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1 Year

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Mild severity

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0 found helpful

pill-rating-filledpill-rating-filledpill-rating-filledpill-rating-filledpill-rating-filled

Mild severity

Has Symptoms

Aggression
Lower Abdominal Pain

I have 2 cats a 1 year old and a 6 month old, both females. We just recently got the kitten and we’ve moved recently as well. Ever since, our oldest cat has been in heat for the past 2 or 3 weeks and she acts very aggressively towards our younger kitten whenever she tries to play. Just today, I was petting my oldest cat and I noticed on her right side, lower towards the back legs when she’s laying on her stomach, whenever I touch there she cries. I’m not sure if this is why her behavior has been different or what but I really hope she does not have an illness of any kind. Both cats are not fixed but have an appointment in about a week.

Aug. 30, 2018

Harley's Owner

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Conrad

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Grey longhair

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1 Year

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Fair severity

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0 found helpful

pill-rating-filledpill-rating-filledpill-rating-filledpill-rating-filledpill-rating-filled

Fair severity

Has Symptoms

Sensitive/Painful Abdomen
Weird Breathing (Strange Sounds)
Stomach Spasm

I just adopted a new cat two days ago. He is adjusting quite well, I’ve kept him in one room to get used to that for now and although he hid under my bed for awhile, he’s now beginning to explore and be more social. However, today I noticed that he keeps making these odd sounds, like he’s trying to cough up a hairball but isn’t. It sometimes sound a like a ducks quack. This isn’t happening continuously but every so often it will and it’s been going on since this morning. When it happens, I can see his stomach spasm. Along with this, I think his abdomen is sensitive to the touch— I was petting him and as my hand got to his stomach he meowed, I didn’t think much of that until later on when I touched the same area and he hissed at me (this is very unusual because he is a sweet boy). I wasn’t sure if he just has the hiccups or if this is a bigger issue. Do you think this is cause for concern?

Aug. 22, 2018

Conrad's Owner

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Dr. Michele K. DVM

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1611 Recommendations

I think that having an examination for Conrad would be a good idea, since you just got him. His coughing may be nothing to worry about, but cats can have asthma or heartworm disease that can cause those types of signs. I hope that all goes well for him.

Aug. 22, 2018

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Rabbit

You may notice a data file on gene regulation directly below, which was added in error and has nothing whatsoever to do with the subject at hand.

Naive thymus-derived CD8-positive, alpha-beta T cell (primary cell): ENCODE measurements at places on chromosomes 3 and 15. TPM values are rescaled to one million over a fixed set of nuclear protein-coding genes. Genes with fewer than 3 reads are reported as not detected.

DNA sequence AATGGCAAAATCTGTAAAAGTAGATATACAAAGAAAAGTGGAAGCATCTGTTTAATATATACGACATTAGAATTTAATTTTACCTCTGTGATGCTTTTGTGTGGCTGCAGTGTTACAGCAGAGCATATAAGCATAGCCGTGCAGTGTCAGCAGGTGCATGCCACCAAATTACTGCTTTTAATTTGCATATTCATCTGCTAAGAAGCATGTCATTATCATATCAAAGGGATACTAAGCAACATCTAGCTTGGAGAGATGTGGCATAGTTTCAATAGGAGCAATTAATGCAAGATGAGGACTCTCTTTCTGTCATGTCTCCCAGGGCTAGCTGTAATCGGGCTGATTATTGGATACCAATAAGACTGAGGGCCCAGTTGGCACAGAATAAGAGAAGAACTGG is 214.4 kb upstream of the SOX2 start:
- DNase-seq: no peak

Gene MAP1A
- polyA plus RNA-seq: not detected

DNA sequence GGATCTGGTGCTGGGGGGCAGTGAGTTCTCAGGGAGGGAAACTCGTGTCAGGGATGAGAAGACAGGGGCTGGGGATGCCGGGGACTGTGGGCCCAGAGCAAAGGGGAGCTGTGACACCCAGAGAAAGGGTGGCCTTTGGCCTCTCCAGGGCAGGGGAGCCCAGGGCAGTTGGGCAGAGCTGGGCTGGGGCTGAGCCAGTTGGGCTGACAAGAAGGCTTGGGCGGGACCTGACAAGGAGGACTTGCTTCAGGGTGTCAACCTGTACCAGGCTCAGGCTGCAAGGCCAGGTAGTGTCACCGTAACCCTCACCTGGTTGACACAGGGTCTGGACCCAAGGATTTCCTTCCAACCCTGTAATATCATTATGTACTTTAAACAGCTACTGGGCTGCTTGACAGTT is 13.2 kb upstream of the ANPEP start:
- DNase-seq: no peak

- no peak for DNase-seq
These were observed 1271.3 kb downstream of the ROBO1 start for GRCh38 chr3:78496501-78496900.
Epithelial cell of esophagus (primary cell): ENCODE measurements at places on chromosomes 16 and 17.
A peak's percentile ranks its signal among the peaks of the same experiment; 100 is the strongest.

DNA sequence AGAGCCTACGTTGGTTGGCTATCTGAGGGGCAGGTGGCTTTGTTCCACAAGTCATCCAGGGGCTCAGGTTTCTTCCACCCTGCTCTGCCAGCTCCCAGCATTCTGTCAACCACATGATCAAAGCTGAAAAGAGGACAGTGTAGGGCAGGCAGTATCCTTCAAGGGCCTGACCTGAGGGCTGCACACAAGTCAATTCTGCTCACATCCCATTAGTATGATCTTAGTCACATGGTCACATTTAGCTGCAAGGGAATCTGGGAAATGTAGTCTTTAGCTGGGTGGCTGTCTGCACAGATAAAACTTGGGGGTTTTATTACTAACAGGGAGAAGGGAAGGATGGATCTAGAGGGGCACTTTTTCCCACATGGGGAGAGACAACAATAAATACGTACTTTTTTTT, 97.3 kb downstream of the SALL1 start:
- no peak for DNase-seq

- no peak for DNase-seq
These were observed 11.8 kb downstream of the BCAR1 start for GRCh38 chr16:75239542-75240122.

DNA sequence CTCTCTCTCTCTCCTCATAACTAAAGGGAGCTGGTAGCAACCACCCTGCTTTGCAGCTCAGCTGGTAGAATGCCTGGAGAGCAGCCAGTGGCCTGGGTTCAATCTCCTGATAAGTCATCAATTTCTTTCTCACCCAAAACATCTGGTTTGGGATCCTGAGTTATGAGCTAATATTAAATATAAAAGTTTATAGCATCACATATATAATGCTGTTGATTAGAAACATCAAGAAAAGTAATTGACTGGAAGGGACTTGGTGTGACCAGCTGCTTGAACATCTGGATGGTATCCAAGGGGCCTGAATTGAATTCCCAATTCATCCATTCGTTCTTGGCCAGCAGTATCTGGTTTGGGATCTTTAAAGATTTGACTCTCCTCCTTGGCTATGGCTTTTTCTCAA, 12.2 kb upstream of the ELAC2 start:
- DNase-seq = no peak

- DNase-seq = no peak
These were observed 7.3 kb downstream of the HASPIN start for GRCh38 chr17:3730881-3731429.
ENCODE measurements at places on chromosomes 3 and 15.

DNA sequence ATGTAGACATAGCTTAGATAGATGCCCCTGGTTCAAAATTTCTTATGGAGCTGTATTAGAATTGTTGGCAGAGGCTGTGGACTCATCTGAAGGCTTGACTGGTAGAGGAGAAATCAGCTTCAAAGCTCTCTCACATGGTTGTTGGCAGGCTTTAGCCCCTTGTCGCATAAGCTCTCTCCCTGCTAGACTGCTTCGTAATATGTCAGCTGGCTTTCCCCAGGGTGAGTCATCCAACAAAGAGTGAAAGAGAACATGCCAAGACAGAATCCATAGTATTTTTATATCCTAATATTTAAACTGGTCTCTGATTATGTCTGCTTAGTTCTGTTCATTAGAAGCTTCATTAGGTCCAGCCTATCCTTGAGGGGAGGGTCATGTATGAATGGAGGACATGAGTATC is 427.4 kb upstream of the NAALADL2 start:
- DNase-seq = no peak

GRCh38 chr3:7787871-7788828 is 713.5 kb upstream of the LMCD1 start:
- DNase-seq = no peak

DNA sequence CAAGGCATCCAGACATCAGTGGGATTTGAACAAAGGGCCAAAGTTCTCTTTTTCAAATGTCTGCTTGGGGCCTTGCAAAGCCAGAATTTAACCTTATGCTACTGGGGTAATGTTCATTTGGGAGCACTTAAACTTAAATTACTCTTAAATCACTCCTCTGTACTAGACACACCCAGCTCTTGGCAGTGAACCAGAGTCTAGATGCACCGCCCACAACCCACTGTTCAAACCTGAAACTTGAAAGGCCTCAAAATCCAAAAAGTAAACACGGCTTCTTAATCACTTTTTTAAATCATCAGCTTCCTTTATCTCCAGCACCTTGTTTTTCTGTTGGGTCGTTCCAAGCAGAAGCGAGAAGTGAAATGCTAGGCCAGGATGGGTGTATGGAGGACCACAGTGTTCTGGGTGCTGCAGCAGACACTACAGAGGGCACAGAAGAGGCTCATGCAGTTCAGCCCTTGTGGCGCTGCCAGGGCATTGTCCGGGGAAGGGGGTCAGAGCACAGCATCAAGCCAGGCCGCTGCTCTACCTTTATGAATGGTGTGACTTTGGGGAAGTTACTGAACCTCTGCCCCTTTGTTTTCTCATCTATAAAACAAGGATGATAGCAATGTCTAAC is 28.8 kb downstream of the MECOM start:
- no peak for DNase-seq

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DOMESTIC

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8 Years

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Moderate severity

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0 found helpful

pill-rating-filledpill-rating-filledpill-rating-filledpill-rating-filledpill-rating-filled

Moderate severity

Has Symptoms

Weight Loss

A stray male cat came here a few months ago he is not neutered. I fed him and let him live outside since I have three other cats who live in and go out some. My cats are all spayed and neutered. I named him Rabbit and he seemed to be very independent. In the past 2-3 months he eats in my house but has lost a lot of weight. He just seems to be getting sick. I feed my cats good quality cat food and they are all healthy. I worm all my cats regularly as precaution just as my Vet has advised me to do especially since they go outside. I also wormed the stray right along with my own cats. My cats have learned they can just pick on him, slap him when he walks close them. I am working hard to stop that. Rabbit comes in with scratches on his head, across his face and upper body. I do what I can with Chlorahexadine and Vetracin (did not spell them right, I know). He fusses a little but I can coax him into letting me clean up the wounds and put antibiotics in the deeper ones. I am so dumbfounded about the weight loss. He seems to be wasting away so much that his hip bones are extremely prominent. I don't know what to do since I live on social security and have limited funds to take him to the Vet. I am feeding Iams cat food to all of them and the others are doing well on it. The only thing is maybe tape worms? I know it seems as if I am neglecting him and I am stressed about it, trying to take care of my other three cat, my aging dog, and Rabbit (cat's name). It is 3:15 a.m. I am sitting here sharing this with you all and he is steadily meowing loudly like he wants out. I try so hard to get him to stay in where he can heal up before he has to go out and get cut up again. He tries to be friends with my cats and George Burns my one year old male and Rabbit get along pretty well. The huge solution would be to have him neutered. This year the animal shelter here stopped the partial payments to Vets to spay and neuter. You know it looks like there would be some type of hormone pill to neuter chemically. It worries me so that he is so skinny now. He does not vomit. He has a healthy appetite. He is active. He just cries and cries and I don't know if it is wanting out or pain. If anyone has any idea I will be grateful for the help. He sometimes gets on couch with me and lets me pet and talk so calmly to him. Can I just try a tape worm pill as a preventative? I even thought about going to our Farm Store purchasing Penicillin and give him a couple of shots. He is a sweet cat who does not deserve to be in pain or to be cut up. He seems to be maybe in the senior ages. He is not a young cat.